Monday, April 19, 2010

The Fifth Difference and God's Constancy

I guess Calvin finally decided that there was enough cause to warrant listing a fifth difference between the Old and New Covenants, and personally I see it as a valid difference.  The Old Covenant was made between God and one nation, the nation of Israel.  His grace was specifically given to them excluding people of all other nations.  The New Covenant is for people of all nations.  In the words of Paul, Christ has, "broken down the middle wall of separation" (Ephesians 2:14).

Calvin finally concedes that "The calling of the Gentiles, therefore, is a notable mark of the excellence of the New Testament over the Old."  He notes that even at the beginning of Christ's ministry, he was specifically witnessing only to the Israelites and he only sent his apostles to the Israelites (Matthew 15:24, 10:5).  Eventually, Christ's mission seemed to change focus when he welcomed in the gentiles and his disciples were shocked.  "For it seemed completely unreasonable that the Lord, who for so many ages had singled out Israel from all other nations, should suddenly change his plan and abandon that choice."  If his disciples had rightly interpreted prophecies from the Old Testament, they would have realized that this was part of God's plan from the beginning.

So, why did God change - or did He?  Let us look back at Galatians 4 which we have examined several times recently.  Verses 1-7 read:
Now I say that the heir, as long as he is a child, does not differ at all from a slave, though he is master of all, but is under guardians and stewards until the time appointed by the father. Even so we, when we were children, were in bondage under the elements of the world. But when the fullness of the time had come, God sent forth His Son, born of a woman, born under the law, to redeem those who were under the law, that we might receive the adoption as sons. And because you are sons, God has sent forth the Spirit of His Son into your hearts, crying out, “Abba, Father!” Therefore you are no longer a slave but a son, and if a son, then an heir of God through Christ. (Galatians 4:1-7, NKJV)
Paul compares the Israelites to children and Christians to young men.  Parents treat their children in a different manner when they are toddlers versus when they are teenagers.  Is it the parents who have changed or the children?  It would be unreasonable to give a teething biscuit to a teen for comfort or take the car keys away from the toddler as punishment.  They are at different stages of development, therefore they require different parenting skills.  Calvin writes, "Thus, God's constancy shines forth in the fact that he taught the same doctrine to all ages, and has continues to require the same worship of his name that he enjoined from the beginning.  In the fact that he has changed the outward form and manner, he does not show himself subject to change.  Rather, he has accommodated himself to men's capacity, which is varied and changeable."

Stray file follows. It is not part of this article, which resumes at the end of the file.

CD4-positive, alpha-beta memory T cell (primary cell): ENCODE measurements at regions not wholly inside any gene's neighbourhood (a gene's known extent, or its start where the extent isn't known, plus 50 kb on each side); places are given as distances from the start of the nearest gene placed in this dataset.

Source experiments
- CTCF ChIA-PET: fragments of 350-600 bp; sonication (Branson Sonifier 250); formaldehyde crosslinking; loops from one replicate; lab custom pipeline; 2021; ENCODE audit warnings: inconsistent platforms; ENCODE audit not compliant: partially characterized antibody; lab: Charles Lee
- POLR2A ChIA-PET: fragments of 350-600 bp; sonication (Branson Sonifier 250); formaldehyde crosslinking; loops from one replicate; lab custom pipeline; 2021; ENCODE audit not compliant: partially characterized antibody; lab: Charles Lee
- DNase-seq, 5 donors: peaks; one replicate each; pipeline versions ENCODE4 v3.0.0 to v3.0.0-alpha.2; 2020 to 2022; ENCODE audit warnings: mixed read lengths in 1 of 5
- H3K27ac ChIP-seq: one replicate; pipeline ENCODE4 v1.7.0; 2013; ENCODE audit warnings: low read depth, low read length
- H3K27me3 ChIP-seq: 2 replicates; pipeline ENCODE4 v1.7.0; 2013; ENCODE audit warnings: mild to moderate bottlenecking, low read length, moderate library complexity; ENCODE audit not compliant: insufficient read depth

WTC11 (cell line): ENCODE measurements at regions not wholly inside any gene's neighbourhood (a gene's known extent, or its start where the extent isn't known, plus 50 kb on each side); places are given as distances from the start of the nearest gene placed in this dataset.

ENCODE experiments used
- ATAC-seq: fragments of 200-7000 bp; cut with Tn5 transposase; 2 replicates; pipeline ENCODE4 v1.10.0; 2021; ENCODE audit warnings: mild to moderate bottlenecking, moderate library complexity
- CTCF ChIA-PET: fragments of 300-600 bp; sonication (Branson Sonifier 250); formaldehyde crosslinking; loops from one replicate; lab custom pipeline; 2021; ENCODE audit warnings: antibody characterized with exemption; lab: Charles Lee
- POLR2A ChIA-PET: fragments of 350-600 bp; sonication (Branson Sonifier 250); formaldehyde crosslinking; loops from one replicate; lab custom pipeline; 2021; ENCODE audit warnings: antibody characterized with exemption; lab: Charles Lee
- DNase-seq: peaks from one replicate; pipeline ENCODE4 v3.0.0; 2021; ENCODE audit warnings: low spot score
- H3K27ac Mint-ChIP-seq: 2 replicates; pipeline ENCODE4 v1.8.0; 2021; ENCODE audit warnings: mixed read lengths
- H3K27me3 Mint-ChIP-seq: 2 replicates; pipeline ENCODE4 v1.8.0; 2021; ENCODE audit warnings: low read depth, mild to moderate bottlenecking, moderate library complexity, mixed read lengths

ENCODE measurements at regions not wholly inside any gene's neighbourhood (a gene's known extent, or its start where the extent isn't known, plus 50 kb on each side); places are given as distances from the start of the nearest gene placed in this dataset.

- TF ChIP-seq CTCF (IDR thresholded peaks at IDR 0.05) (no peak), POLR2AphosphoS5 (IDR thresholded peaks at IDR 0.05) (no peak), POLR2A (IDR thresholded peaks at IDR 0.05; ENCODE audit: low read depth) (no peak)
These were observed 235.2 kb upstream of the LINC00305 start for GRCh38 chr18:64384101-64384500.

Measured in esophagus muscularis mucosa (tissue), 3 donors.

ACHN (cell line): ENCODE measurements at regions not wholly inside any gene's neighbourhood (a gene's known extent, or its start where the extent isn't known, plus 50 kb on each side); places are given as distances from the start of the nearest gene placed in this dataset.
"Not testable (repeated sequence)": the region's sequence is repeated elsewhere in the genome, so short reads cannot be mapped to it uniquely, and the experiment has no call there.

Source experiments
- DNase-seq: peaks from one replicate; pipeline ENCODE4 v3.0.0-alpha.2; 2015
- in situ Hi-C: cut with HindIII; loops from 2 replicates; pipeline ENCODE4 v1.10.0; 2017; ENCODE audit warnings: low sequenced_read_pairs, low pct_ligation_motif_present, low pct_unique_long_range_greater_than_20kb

In typical fashion, Calvin sets straight those who might question why God waited to give us the New Covenant rather than having it be the only covenant.  He writes, "But let us not doubt that God has done everything wisely and justly - as all godly persons ought to believe - even if we often do not know the reason why it should have been so done.  It would be claiming too much for ourselves not to concede to God that he may have reasons for his plan that are hidden from us."  It is sometimes natural for us to question God's plan, but we must always remember that "'For My thoughts are not your thoughts, Nor are your ways My ways,' says the LORD" (Isaiah 55:8, NKJV).  His thoughts and ways are always better than ours.

Tomorrow's reading: 2.12.1-2.12.3

No comments:

Post a Comment

Presbyterian Bloggers
Powered By Ringsurf